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Running moves Tustin woman from homelessness to hope

Melissa Marr, once homeless, has come a long way in a short time. She credits a running program for her progress.

December 09, 2012|By Nicole Santa Cruz, Los Angeles Times

Melissa Marr's alarm pierces the silence in her room at the homeless shelter. 5:40 a.m.

In the darkness, she leans over and kisses her 3-year-old daughter, rolls out of the bed and wakes her 8-year-old son, still snuggled up in the mismatched floral sheets next to his sister.

Marr slips on socks and sneakers, pulling the yellow laces tight with double knots — a must for the road.

"I love you, Mommy," Jakob calls out as his mother opens the door to their room.

"Love you too," she says. "Brush your teeth. I mean it."

Photos: Running brings hope

Then she's out the door, down the stairs. In the half-light, she clasps the hands of the other runners from the shelter huddled on the sidewalk outside and closes her eyes to say a quick prayer. She asks for health and safety.

The runners pick up speed as they jog out of the shelter parking lot and onto Tustin's empty suburban streets. Marr plugs her ears with earphones and presses "play" on her iPod. Christian rap blasts through the buds.

When she was living on the streets and hooked on methamphetamine, the morning light would have marked the end of another wasted night and brought the inevitable hunger for more drugs.

But on this morning, the bursts of pink and yellow in the sky seem majestic.

::

Marr remembers her first day of high school. She was wearing cut-off shorts and a white T-shirt, and she walked over to a girl she recognized from her apartment complex.

"Do you party?" the girl asked.

A rebellious teenager who had bounced between two middle schools, Marr didn't hesitate. "Yeah," she said, "I party." Ten dollars later, she had two lines of crank — a low-grade methamphetamine. She'd never tried the drug.

She stepped into a handicap stall in the locker room bathroom, took out a plastic pen and snorted the thin, powdery lines.

Marr was only a freshman, but she was already known for her aggression. She fought with classmates, she argued with her parents, she sneaked out of the house to drink and smoke pot. But here in the bathroom, it all seemed to float away. "I felt like I came out of my shell," she said.

High school was a blaze of drugs and bad relationships. She went through four schools; and by the time she graduated in 1999, she was spiraling down. She moved in with a drug dealer, worked as a stripper to make meth money and became pregnant.

She was arrested, spent some time in jail, went to rehab and tried 12-step programs. None of it worked.

One morning five years ago, she woke up in a musty motel room off Pacific Coast Highway in Ventura, edgy from an all-night binge. Her 3-year-old son, clad in Spider-Man pajamas, kept muttering the same line over and over: "Mommy, I'm hungry, I'm hungry."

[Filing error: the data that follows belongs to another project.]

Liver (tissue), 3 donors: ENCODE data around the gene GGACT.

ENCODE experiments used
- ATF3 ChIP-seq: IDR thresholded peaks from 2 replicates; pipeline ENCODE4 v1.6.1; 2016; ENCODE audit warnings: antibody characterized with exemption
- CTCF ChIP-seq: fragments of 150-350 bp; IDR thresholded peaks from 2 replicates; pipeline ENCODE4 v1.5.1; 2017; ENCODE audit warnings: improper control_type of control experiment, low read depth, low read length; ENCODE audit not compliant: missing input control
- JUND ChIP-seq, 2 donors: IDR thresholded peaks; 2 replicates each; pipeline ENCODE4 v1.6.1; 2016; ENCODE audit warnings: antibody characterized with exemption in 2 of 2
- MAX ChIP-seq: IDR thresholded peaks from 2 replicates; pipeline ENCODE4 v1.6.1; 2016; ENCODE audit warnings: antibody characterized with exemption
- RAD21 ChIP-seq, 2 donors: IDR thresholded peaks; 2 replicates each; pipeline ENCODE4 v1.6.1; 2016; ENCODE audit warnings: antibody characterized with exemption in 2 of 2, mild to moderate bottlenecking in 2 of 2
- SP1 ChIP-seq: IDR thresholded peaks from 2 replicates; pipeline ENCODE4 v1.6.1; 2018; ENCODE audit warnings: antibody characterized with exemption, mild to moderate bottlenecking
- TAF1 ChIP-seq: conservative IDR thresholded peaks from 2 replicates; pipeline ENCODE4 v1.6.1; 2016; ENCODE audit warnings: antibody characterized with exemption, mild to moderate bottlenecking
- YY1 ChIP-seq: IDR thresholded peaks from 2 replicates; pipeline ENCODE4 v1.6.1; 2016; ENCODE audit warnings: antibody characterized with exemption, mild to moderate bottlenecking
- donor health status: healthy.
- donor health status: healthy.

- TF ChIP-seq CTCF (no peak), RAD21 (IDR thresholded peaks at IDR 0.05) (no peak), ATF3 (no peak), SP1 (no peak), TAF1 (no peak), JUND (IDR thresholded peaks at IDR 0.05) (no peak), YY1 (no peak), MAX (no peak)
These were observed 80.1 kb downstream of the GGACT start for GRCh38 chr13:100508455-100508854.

She glanced around the room with its stained furniture and maroon floral drapes. A rusty seashell decoration clung to the wall in the bathroom. There wasn't even a water glass.

She crawled out of bed and took her son to a grocery store, where she filled a handbasket with his favorites — chocolate milk, string cheese, Lunchables and Gatorade — and walked out without paying.

"That's when I felt completely broken," she said.

But she hadn't hit bottom yet. In 2008, she landed in jail for possession. This time, she faced prison time. She was 27.

Dressed in a blue jumpsuit, secured by shackles, she would wait for her mother and son to visit.

When the toddler came, she could see him grimace when he touched the glass separating them.

"He wanted to know why he couldn't hold me," she said. "I didn't know what to say to him."

::

After a few months in jail, Marr found out she'd be charged only with misdemeanors. On the streets again, she went right back to doing drugs. But this time, a friend told her about a place called Heritage House, a shelter in Costa Mesa that allowed women to stay with their children while going through treatment.

Loaded or sober, she called the shelter every day to see if there was an opening.

"I knew in the back of my mind that it wasn't going to get better," she said. "I knew it was only going to get worse and I was going to end up dead."

On a Friday, a spot opened up. She arrived Monday, with her son and plastic bins full of clothing.

She spent a year at Heritage House, had her second child — a girl — and then moved to the Village of Hope in Tustin, another shelter. She was finally sober. But she'd put on weight, and a doctor there warned that she was borderline diabetic.

She signed up with Up and Running Again, a nonprofit group that encourages homeless people and at-risk youth to run half-marathons.

Marr woke up early at the shelter for her initial day of training. She was one of the first to step into the morning air, waiting to run.

But her lack of experience showed. Told to run for five minutes straight, her legs felt rubbery. She had quit smoking but could barely breathe.

When the group was told to push it to 10 minutes, she felt like quitting after seven. But she didn't.

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